Short Takes: On Hungary Saving European Rock, a Finn in Berlin Out to Lynch, and A Well Suited Guitar Gem

By Brian Arsenault

Hungarian Rhapsody

Melody (The Poster Boy)

If Poster Boy is the new “poster boy” for continental rock out of Europe, there may be hope. Only once on its CD Melody does the band succumb to the Eurocrap of weird little electronic sounds and then only mildly on “Traction.” The rest of the time the band — composed of two Hungarians and an expat American — provides a certain charm with what was once called garage sound.

Like some buddies took a tape machine into an old warehouse and just recorded good pop rock. A stripped down sound, hollow, you know, small amps bouncing sound off cement walls.

A European critic has called their album “timeless pop,” but is it timeless or just out of time. The title tune could have been a hit in 1968 maybe by Badfinger but can it now?

Europe is an odd place when it comes to rock. A few years ago on an interminable cab ride from the airport into Milan, I heard in succession an old Abba hit, an Italian pop love song, a twenty year old Al Green recording and the latest U2 hit.  In Rome a couple years later there were posters all over the place for Motorhead and I didn’t even know the band was still together.

Poster Boy says it is unashamedly pop in nature but it’s pop in the best sense,  a bit like Semisonic, a name that sort of describes both bands. Songs are all over the pop landscape. “Once” is like the Beatles meet Carole King which would kinda be the Monkees, right? Only sung by Brian Wilson. The first cut of “It’s Over” (there are two on the album) has a blue eyed soul sound to it, sort of Hall & Oates, but the second one with a vocal by Viki Singh is a real soul record.  (Would like to hear more of Miss Viki).

Then there’s the acoustic love regret “Diffraction” which is really quite a lovely song; “Only a Test,” a bit of art rock with dark imaging that life is “only a test,” but a test for what; and “Pale Blue,” a yearning “this one chance is all we’ll have” sound which may speak for the band as well as relationships.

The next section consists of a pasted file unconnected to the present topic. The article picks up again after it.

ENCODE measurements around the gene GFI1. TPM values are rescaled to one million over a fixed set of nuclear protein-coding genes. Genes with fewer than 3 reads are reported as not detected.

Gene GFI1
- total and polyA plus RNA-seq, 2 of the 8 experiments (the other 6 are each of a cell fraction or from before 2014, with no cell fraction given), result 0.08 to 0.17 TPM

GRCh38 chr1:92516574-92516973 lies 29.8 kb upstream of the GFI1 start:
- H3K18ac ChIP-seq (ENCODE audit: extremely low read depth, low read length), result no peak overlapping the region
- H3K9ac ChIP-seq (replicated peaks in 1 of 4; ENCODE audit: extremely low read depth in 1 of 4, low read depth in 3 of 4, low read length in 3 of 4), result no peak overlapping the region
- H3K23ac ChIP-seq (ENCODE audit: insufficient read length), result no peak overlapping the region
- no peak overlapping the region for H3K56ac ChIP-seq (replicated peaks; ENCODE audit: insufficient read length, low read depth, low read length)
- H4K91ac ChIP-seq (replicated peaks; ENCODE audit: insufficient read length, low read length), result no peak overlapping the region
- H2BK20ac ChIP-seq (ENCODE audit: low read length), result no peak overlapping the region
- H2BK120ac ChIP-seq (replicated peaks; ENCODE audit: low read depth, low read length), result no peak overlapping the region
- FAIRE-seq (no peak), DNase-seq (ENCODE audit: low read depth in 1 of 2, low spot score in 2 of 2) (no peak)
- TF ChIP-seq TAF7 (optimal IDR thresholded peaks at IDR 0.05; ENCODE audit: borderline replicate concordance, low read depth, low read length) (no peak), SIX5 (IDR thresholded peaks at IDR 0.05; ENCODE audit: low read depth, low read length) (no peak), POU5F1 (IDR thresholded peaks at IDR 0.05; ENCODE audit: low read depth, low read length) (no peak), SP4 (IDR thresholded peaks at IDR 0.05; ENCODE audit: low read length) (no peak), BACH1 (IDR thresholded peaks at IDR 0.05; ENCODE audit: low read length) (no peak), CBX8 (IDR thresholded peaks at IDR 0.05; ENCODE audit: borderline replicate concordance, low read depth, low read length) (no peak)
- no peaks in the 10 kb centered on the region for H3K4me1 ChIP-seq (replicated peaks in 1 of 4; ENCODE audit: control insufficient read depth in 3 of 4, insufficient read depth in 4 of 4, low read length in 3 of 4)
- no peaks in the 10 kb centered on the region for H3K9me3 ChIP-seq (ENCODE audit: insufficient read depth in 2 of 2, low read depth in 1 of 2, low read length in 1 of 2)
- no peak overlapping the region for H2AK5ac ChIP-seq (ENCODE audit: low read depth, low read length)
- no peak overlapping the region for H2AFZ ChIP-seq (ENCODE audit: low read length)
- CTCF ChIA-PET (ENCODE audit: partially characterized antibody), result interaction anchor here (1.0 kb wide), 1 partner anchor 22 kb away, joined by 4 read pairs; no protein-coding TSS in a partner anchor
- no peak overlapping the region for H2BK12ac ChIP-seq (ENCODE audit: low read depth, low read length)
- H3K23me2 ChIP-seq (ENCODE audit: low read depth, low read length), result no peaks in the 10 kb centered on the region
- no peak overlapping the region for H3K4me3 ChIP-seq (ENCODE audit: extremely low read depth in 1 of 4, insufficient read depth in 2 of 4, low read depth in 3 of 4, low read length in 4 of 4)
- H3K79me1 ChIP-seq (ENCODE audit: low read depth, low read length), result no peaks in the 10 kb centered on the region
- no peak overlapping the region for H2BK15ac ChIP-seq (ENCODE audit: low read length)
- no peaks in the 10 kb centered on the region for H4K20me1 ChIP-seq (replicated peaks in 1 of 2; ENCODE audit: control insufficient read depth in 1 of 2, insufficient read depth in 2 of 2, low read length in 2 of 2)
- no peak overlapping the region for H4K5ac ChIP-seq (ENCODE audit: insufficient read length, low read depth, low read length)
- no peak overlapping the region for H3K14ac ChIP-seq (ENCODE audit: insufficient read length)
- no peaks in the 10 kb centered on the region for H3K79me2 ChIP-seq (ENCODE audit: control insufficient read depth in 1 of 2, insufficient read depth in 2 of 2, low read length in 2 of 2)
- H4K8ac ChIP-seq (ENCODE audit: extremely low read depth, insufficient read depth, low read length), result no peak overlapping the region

I know. I just can’t make up my mind. It’s like you go to a club and you like the band. You leave pleased but on reflection, how good are they? Still, it was great to get a CD mailed from Budapest.

A Finn in Berlin

Out To Lynch (TUM Records)

Just when I was starting to think that the Eurockpopjazz scene wasn’t so weird along comes Kalle Kalima. Kalima, an expat Finn living in Berlin, draws his musical inspiration from eccentric film directors — not the theme music mind, but the directors themselves.

With his band K-18 — the band’s name is itself a reference to the movies– he has released Out To Lynch, a tribute to you know who and a follow up to his earlier homage to Stanley Kubrick. There probably was no way an album starring Bob the monster killer from “Twin Peaks” and Frank Booth, played too convincingly by Dennis Hopper in “Blue Velvet,” wouldn’t be strange. There’s even a guy who gets an instrumental credit for playing doors as in, presumably, shut the front door.

Kalima is probably a terrific guitarist, seems it at the start, but who would know as the cacophony builds throughout. I just can’t imagine myself saying too often: “Hey, let’s put on that psychotic music, you know, the crazy stuff from Germany or somewhere.”

Oh, there’s some good stuff.  “Laura Palmer” is a musical Laura Palmer. You see her, feel her, dead then alive, just like in “Twin Peaks”. For a while. Then it drifts. “Mulholland Drive” marvelously musically creates the sensation of a late night fog bound drive. For a while. Then electrononsense.

On the whole, this one is only for the brave, not if you’re already feeling on the edge, or the ledge.

Music to the Third Power

Takin’ it There (Capri Records)

On Takin’ it There, guitarist Graham Dechter lightly bears the burden of being a third generation accomplished musician on the affectionate, smooth “Father”; appreciates what came before on the classic “Come Rain or Come Shine”; and bravely brings a dash of classical to bossa nova jazz on Jobim’s “Chega De Saudade.” (So the album press release had that last point right. There’s good PR, too, you know.)

If the above strikes you as wide ranging, Dechter is certainly that. Accomplished would also be right. As would inventive and thoughtful.

On Cole Porter’s “Every Time We Say Goodbye” paired with his own “Amanda” he hits all the right emotional notes. And silences.  Ably supported and sharing solos with pianist Tamir Hendelman. “Together and Apart” has similar emotional depth. I felt like I’d heard a story of regret.

Oh yeah, there’s also the energy-filled title song and a great take on Wes Montgomery’s “Road Song” to lead off.

Next Graham, how about  some songs with an accomplished female jazz singer. There’s a bunch on the current scene to pick from. And, by the way, love your suit.

To read more reviews, posts and columns by Brian Arsenault click HERE

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